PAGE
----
The meeting room in the Carlsbad Holiday Inn was filling quickly with men and women, mostly in their 50’s, 60’s, and 70’s, in search of relief from their bad knees and chronic back pain.
They were there to attend a free seminar, enticed by TV and newspaper ads promising “the most significant breakthrough in natural medicine” for improving mobility and reducing pain in muscles and joints.
But what the ads never mention, and the seminar’s speaker neglected to inform the audience, is the $6,500 procedure is not FDA-approved. The seminar speaker also does not mention that the “cutting edge treatment” may require additional stem cell shots costing thousands of dollars more.
While the printed advertisements and TV commercials state “Stem Cell Health Centers of San Diego”, the group behind the seminars and clinics is West2North Medical Solutions.
NBC 7 Investigates attended the Carlsbad seminar, using a hidden camera to film the start of the presentation. Six minutes in, cameras and recording devices were asked to be turned off.
At the seminar, attendees heard and saw a series of videos, presented by Chiropractor Michael Van Derschelden, the West2North Medical Solutions Clinic Director for the center’s San Marcos location.
The Carlsbad presentation was interspersed with videotaped testimonials from clinic clients who said “it worked” for them. Van Derschelden told the crowd he specializes in regenerative medicine and uses “unadulterated” stem cells taken from placentas from consenting donors. The injections come from “shipments from the same placenta,” improving the quality of the injected materials, Van Derschelden explained.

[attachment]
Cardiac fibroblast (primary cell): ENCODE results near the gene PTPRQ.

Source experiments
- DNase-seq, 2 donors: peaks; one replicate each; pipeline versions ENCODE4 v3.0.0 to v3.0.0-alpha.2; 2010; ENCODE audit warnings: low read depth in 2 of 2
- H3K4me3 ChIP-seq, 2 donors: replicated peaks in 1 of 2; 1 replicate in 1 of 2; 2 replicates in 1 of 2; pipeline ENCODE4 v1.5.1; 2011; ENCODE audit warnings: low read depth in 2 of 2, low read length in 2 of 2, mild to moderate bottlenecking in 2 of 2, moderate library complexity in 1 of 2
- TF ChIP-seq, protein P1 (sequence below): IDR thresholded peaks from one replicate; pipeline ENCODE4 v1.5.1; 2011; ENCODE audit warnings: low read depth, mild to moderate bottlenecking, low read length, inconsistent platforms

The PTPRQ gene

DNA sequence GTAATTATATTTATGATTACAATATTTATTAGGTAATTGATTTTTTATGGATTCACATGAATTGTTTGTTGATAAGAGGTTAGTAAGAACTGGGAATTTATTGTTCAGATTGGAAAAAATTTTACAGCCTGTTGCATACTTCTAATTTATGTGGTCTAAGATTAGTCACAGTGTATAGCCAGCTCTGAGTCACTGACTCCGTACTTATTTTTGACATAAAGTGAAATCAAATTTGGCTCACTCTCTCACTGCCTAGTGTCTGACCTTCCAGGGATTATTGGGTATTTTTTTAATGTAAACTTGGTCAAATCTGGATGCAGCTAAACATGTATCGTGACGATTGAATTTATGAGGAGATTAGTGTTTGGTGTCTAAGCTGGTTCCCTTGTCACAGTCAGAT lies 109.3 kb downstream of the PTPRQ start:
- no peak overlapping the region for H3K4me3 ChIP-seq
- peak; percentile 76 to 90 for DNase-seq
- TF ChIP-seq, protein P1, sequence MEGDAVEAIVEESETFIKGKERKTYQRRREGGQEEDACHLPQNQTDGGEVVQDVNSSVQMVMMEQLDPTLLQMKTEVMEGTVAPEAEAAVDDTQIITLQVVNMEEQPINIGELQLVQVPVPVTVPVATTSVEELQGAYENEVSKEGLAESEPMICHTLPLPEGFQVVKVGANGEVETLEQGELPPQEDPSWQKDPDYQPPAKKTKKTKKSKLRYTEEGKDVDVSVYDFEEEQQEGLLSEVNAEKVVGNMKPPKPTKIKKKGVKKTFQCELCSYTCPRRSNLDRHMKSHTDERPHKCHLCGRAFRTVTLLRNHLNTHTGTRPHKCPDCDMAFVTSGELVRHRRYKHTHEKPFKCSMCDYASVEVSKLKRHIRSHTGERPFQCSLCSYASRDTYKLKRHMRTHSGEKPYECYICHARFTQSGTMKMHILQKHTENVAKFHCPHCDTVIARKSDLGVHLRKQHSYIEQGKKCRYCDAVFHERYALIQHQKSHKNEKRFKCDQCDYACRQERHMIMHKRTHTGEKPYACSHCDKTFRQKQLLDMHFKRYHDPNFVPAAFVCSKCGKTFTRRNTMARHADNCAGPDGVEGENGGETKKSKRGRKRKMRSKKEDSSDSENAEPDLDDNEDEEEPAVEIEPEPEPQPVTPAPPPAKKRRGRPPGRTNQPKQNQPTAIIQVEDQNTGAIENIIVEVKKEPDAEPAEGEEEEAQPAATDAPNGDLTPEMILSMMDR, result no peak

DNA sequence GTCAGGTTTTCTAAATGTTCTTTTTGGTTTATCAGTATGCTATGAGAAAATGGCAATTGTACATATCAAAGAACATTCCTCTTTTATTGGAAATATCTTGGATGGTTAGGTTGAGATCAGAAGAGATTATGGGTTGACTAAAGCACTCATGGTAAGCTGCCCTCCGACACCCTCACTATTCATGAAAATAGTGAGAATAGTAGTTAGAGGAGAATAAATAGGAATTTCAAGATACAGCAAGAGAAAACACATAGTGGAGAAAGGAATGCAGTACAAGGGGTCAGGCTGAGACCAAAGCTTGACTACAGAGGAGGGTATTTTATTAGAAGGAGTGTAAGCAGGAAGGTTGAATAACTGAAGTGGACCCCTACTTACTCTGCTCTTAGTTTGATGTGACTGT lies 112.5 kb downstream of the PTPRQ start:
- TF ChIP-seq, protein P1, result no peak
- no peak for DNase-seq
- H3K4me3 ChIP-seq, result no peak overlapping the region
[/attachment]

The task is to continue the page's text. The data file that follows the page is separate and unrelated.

A Carlsbad scientist in the audience who had seen the ads said his curiosity had drawn him to the seminar.
Edward Fox, a retired microbiologist-immunologist noted that the attendees at the seminar never heard "how many people were actually helped by this” or “how many people were actually treated." The one reference to a specific piece of data was when the chiropractor told the audience, “10,000 injections have been performed without a single report of adverse side effects.”
"These people were selling a methodology, an unproven methodology,” Fox said.
For most of the seminar, Van Derschelden had the audience nodding in agreement with his complaints about how lobbyists and “big pharma” were trying to keep these types of procedures from the public.